Before becoming a writer, David Colodney was a fetus and, prior to that, an embryo. David realized at an early age that he had no athletic ability whatsoever, so he turned his attention to writing about sports instead of playing them, covering everything from high school flag football to major league baseball for The Tampa Tribune and The Miami Herald. David holds an MA from Nova Southeastern University and an MFA from Converse College, where he served as poetry editor of the South 85 literary magazine. He was recently nominated for Best New Poets and was a finalist for the 2017 DISQUIET International Prize for Poetry. His work has appeared or will appear in St. Petersburg Review, South Carolina Review, California Quarterly, Shot Glass Journal, and Gyroscope Review, among others. David lives in Boynton Beach, Florida with his wife, three sons, and golden retriever.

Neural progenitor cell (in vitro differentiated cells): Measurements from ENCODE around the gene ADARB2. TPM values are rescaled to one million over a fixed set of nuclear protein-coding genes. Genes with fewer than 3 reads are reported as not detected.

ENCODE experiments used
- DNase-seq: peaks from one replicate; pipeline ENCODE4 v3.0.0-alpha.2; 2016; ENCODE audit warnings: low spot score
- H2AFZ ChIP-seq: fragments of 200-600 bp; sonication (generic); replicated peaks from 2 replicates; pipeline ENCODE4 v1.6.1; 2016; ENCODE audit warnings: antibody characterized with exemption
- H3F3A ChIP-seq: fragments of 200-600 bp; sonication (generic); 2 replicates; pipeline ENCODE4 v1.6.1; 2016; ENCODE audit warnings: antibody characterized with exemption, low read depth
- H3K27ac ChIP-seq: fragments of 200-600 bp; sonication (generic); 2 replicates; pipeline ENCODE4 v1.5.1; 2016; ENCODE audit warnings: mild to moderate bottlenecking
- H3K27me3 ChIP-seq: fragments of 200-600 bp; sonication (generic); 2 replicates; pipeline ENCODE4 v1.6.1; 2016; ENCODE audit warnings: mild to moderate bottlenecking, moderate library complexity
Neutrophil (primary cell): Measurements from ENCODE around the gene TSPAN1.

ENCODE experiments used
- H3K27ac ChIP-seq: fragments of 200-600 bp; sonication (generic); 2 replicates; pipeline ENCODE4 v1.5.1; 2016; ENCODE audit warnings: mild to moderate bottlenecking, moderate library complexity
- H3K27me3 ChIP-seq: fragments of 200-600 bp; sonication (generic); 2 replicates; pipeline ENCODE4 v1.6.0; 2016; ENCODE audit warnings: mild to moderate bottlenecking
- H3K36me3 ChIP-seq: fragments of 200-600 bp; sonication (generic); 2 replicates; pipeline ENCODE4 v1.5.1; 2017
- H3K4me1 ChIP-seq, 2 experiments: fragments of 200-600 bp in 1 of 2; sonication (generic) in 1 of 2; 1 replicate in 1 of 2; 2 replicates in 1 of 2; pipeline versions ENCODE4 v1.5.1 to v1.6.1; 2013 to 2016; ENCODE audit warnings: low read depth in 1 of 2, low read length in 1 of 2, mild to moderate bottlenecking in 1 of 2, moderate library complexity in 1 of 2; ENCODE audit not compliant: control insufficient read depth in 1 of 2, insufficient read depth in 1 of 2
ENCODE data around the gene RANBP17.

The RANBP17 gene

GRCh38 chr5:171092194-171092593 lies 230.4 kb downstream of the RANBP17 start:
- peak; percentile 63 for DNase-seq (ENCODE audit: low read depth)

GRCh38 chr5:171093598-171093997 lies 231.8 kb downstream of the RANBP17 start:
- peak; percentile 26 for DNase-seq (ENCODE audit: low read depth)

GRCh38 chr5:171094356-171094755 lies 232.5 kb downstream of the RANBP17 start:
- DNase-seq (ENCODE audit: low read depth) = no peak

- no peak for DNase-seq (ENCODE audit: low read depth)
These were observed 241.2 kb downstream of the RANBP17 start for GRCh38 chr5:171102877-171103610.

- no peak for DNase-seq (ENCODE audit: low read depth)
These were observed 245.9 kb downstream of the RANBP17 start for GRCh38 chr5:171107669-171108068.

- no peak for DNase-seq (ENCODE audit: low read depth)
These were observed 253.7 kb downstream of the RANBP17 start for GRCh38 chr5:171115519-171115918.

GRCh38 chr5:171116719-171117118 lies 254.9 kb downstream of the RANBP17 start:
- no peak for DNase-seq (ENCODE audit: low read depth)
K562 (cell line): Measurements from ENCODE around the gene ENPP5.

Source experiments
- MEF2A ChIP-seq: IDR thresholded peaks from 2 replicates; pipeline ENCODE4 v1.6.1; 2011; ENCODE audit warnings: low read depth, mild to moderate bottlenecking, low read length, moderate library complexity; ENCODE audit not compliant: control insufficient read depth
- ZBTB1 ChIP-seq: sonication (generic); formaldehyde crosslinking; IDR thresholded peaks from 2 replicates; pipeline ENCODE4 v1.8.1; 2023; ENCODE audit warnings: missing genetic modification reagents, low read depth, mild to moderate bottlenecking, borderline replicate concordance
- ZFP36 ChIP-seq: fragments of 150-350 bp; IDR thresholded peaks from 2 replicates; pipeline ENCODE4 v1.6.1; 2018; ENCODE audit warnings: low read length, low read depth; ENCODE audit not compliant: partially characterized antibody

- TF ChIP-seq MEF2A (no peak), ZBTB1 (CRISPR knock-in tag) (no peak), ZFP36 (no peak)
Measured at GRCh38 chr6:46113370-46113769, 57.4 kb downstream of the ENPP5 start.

Your bedroom clock scatters us in minutes.
You rattle off random tasks chores
before departure: physicals basic
training storage lease-breaking.
You already speak staccato
like your drill sergeant, hollow
broken syllables. Standing at attention
we survey these blank walls
pretending: diminished breaths
an open window. A lonely cloud burst
blurs your orders clutched in spastic hands
tearstains drain white paper gray.
I see through the folded print an x-ray.
If I touch that letter, it means you’re leaving,
so I let angular words dangle.
In this minute, there’s no changing you.
In this room, we live a moment
we don’t understand: your bedroom clock
spins time faster as you ship out to serve
Young soldier, if your country loomed as large as your heart
beating under camouflage last name embroidered,
flag emblazoned if only your country
In this minute, I don’t know: salute you
or hug you so tight
you never go.